History of Brussels
According to folklore, Saint Gorik built a small chapel on an island in the Zenne, the river that still flows through Brussels, around 580 A.D. However, the official founding of Brussels dates to 979, when the first permanent fortification was built.
In the middle of the 11th century, city walls were erected and for much of the Middle Ages, Brussels thrived, thanks to its strategic location along the Bruges-Ghent-Cologne trade route. However, in 1695, Brussels was attacked by the French king Louis XIV and more than 4,000 houses, including the Grand' Place, were destroyed.
Various foreign powers then controlled Brussels, until Dutch emperor William I was forced to leave in 1830, when the Belgian revolution took place in Brussels following a performance of Auber's La Muette de Portici at La Monnaie opera house. Finally, the country gained independence and, on 21 July 1831, the first Belgian king, Leopold I, ascended the throne, with Brussels being named capital of the new kingdom.
Leopold I oversaw a long period of rebuilding; the city walls were demolished allowing for urban renewal and considerable expansion. In addition, as if to emphasise its independence and newly-found importance, lots of international congresses were organised and scientific organisations founded; foreign artists, philosophers and scientists (including Karl Marx, Victor Hugo and many more) all found their way to Brussels.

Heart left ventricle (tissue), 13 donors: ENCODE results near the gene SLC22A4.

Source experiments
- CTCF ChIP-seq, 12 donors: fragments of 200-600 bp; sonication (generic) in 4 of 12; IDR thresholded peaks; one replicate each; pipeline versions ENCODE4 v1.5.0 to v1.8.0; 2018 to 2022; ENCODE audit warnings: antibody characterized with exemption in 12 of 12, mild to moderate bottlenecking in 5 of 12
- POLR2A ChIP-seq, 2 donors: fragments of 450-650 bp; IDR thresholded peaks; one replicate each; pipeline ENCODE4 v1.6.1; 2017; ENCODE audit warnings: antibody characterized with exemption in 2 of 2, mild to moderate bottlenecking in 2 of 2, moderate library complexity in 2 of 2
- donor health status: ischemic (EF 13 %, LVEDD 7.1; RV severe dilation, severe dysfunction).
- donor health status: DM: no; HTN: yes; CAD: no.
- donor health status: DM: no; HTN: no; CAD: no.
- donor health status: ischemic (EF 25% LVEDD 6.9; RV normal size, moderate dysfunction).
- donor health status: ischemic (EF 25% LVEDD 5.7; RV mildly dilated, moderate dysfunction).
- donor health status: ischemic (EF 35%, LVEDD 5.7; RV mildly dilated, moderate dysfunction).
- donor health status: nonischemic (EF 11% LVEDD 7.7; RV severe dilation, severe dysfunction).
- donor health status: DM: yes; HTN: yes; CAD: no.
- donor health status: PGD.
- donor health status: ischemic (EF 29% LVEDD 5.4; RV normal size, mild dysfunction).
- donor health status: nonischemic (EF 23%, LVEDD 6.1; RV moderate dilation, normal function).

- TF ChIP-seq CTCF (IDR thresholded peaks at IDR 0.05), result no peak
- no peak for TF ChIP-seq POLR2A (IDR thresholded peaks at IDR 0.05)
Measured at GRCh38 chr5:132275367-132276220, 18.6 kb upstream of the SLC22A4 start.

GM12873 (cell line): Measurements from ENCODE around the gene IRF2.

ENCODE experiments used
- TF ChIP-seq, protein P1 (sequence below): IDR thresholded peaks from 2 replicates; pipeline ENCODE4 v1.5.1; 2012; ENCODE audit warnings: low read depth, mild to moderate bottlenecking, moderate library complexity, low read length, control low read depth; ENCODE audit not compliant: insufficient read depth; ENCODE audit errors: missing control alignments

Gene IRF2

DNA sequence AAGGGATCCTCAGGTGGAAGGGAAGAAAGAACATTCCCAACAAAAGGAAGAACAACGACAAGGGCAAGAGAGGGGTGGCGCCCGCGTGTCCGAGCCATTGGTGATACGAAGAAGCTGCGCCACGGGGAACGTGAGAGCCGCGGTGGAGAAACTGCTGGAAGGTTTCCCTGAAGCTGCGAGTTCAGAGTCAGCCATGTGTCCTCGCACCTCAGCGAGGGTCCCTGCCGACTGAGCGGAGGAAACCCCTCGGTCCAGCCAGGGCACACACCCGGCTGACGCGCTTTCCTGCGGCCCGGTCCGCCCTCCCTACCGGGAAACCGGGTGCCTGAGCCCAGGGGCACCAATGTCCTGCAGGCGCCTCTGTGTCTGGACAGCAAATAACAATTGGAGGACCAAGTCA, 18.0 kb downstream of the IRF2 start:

In the 20th century, Brussels suffered considerable damage during the Second World War. However, once the war was over, the city continued to develop. Since 1970, Belgium has been split into three semi-independent regions, Flanders and Wallonia, and the Brussels-Capital region, each with its own government. The city has also become the de facto capital of the European Union and NATO, of which Belgium is a founding member.